Today was the SVP bloggers lunch, where I got to meet a lot of paleontology bloggers, mostly for the first time. I already have links to many of their sites posted, and I’ll be adding more, so make sure you visit their sites–there’s a ton of great information there.
I finally managed to make it to some dinosaur talks today. I saw several talks on ankylosaurs, including Victoria Arbour et al. on the function of tail clubs. Ankylosaurs (like Gargoyleosaurus, above, from the Denver Museum of Natural History) were covered with bony armor plates. In many species the last half or so of the tail vertebrae were locked together, and had a massive knob of bone at the end. One of these clubs (from the National Museum of Natural History) is shown below. The inverted “V”-shapes running down the middle of the bone are the interlocked neural spines of the tail vertebrae.
It was suggested long ago that ankylosaurs used their tail as a club to fight off predators, but this has not been universally accepted, largely because of suggestions that the heavy club would snap the ankylosaur’s tail if it tried to swing it too fast. Arbour et al. showed first that the clubs were actually not very heavy for their size, and did a stress analysis to show that the tail should easily be able to withstand the stress, and that the largest clubs could reach a velocity that would easily break bones in any target animal that was hit. It also seems that the clubs only get really large in fully mature individuals, suggesting that they may have been used more for intraspecific combat that fighting off predators (although these uses are not mutually exclusive, as anyone who has been gored by a deer can tell you).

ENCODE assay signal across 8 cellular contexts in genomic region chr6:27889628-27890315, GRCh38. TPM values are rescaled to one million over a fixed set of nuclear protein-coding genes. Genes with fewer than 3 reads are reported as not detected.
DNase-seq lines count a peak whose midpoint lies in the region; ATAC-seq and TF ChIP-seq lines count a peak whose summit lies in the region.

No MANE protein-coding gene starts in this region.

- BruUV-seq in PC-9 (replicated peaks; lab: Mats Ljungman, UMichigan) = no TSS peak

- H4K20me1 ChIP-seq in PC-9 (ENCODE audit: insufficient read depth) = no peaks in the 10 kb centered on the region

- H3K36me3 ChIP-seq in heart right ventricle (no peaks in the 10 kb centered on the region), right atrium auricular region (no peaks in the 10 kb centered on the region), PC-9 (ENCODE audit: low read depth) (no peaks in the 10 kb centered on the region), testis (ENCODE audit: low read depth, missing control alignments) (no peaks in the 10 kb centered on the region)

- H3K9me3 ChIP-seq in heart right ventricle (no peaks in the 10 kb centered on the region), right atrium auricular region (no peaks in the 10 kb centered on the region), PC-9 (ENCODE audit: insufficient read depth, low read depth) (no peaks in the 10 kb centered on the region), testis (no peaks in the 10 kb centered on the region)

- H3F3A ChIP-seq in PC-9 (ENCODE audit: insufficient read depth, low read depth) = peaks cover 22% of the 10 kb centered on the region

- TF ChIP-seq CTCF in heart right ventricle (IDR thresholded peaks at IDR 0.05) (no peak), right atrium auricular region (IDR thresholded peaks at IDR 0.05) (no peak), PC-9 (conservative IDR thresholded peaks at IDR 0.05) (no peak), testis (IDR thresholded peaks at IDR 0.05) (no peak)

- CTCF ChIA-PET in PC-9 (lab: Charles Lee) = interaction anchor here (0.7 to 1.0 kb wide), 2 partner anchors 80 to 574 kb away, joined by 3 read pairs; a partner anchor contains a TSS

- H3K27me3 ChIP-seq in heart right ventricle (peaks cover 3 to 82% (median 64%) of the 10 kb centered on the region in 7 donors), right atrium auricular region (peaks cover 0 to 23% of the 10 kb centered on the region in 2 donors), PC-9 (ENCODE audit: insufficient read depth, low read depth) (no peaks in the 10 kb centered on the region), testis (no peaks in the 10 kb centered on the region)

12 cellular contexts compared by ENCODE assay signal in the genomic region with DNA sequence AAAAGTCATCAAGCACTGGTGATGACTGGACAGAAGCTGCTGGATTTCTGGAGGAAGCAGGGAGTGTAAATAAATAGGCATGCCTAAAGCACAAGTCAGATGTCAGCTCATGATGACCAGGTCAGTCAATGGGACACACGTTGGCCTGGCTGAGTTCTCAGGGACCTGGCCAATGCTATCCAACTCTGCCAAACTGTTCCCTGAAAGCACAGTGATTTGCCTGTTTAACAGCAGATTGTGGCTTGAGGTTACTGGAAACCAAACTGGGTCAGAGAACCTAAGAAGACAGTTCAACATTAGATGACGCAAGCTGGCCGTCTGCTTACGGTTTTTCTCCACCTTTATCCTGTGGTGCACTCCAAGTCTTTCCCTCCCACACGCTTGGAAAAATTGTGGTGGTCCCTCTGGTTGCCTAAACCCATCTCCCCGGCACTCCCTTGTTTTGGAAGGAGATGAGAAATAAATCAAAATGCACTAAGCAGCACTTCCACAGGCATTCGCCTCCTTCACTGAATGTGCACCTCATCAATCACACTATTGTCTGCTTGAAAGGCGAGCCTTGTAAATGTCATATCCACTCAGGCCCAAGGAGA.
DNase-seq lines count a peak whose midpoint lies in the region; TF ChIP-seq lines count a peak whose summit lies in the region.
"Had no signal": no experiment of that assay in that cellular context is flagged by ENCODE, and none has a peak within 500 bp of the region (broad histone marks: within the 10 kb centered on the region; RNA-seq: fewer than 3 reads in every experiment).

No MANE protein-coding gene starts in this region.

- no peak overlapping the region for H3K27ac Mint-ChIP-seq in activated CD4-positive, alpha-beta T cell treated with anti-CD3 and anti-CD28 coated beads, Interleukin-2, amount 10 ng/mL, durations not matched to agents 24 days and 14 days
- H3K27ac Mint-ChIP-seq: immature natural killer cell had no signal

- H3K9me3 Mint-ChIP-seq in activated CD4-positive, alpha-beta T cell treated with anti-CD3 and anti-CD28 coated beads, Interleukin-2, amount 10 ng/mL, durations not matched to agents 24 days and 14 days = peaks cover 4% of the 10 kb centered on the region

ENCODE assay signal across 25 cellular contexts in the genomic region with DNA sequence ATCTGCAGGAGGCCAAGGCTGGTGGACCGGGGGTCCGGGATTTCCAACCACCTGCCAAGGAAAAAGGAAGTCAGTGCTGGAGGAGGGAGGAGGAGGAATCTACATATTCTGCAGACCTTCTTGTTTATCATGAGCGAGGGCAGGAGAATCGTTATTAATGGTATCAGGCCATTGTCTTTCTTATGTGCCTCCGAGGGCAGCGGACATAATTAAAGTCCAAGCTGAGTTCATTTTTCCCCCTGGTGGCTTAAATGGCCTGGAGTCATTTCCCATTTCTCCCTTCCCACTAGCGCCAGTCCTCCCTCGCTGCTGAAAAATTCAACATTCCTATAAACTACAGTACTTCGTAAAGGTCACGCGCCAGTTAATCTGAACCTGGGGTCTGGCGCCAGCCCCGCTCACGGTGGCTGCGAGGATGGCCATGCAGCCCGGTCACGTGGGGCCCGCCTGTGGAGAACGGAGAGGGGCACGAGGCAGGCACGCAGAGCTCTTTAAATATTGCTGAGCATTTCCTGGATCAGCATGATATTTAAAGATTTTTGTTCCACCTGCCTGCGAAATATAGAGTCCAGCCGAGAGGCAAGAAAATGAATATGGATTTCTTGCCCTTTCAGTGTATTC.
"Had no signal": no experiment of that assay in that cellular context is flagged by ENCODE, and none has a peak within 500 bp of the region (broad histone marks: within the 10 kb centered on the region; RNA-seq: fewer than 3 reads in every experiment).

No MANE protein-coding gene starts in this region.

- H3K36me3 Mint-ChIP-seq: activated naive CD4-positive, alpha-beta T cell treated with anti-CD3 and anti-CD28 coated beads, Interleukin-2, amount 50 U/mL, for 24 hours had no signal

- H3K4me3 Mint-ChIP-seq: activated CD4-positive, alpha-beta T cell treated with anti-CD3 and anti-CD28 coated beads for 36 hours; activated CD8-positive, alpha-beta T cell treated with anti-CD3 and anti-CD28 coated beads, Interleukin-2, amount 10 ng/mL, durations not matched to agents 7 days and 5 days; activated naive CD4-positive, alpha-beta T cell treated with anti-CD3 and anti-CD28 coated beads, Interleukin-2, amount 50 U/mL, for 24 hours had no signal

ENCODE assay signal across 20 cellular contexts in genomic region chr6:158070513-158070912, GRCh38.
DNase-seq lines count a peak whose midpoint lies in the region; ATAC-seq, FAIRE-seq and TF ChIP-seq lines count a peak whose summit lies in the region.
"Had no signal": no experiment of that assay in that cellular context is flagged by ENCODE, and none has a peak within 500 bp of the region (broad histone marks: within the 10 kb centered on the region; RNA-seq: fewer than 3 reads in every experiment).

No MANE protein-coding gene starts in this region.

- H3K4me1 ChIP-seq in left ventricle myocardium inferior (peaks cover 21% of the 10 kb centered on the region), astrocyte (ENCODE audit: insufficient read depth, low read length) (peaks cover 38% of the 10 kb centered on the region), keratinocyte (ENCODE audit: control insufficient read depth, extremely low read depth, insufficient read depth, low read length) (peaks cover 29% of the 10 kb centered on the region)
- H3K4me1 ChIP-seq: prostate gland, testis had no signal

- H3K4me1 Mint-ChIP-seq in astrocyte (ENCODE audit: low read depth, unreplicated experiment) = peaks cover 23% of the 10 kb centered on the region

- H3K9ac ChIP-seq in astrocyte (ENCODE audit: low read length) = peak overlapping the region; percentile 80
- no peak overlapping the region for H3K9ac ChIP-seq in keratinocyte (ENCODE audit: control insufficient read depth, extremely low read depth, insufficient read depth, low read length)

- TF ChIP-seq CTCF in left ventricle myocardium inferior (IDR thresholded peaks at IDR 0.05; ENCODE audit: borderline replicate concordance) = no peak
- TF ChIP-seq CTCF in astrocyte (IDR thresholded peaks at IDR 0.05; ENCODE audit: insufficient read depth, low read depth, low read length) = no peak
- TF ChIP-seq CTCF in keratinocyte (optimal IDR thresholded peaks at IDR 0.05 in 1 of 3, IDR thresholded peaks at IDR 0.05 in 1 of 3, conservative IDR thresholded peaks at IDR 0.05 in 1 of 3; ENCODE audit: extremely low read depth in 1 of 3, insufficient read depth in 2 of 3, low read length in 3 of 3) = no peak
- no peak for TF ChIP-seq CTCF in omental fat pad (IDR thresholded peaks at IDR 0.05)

Cary Woodruff and David Varricchio did an interesting study in which they constructed a life-sized model of a dinosaur burrow out of PVC-pipe to try to reconstruct the depositional environment when the burrow was filled with sediment. (The burrower was Oryctodromeus, a small herbivorous dinosaur related to Hypsilophodon, below, from AMNH.)
In the experiment, they used a modern rabbit skeleton in different states of preservation and different positions in the burrow, and then flooded the artificial burrow with a sediment-water mixture at different velocities.
Cary Woodruff, who presented this work, spent the summers during his high-school years participating in VMNH’s excavations in Shell, WY; it’s great to see him here, four years later, presenting his own research.
There was another VMNH connection in the poster session, where Brooke Wilborn (who was digging with me at Carmel Church a few weeks ago) presented a study of the apparent difference in diversity between the Jurassic Morrison Formation and the overlying early Cretaceous rocks in the American west. Her work suggests that the Morrison, for all its famous dinosaurs, may be understudied, and that there might be a lot more dinosaurs and mammals waiting to be named from that unit.
Michael Habib proposed a rather wild hypothesis about the giant azhdarchoid pterosaurs like Quetzalcoatlus (below, from the Texas Memorial Museum).
The idea starts by assuming these pterosaurs walked as quadrupeds (which seems to be pretty well established). This alone makes for a remarkable reconstruction, because some of these pterosaurs were so large that as a walking quadruped they would stand as tall as a giraffe. Habib then suggested that they launched themselves into the air using their front legs, rather than the back legs as birds do. In other words, their front legs (wings) were so strong compared to their body weight that they could essentially jump into the air by doing a push-up, and then flapping to gain altitude. For more discussion of this, check out Mark Witton and Darren Naish’s blog Azhdarchid Paleobiology, which is where this image came from: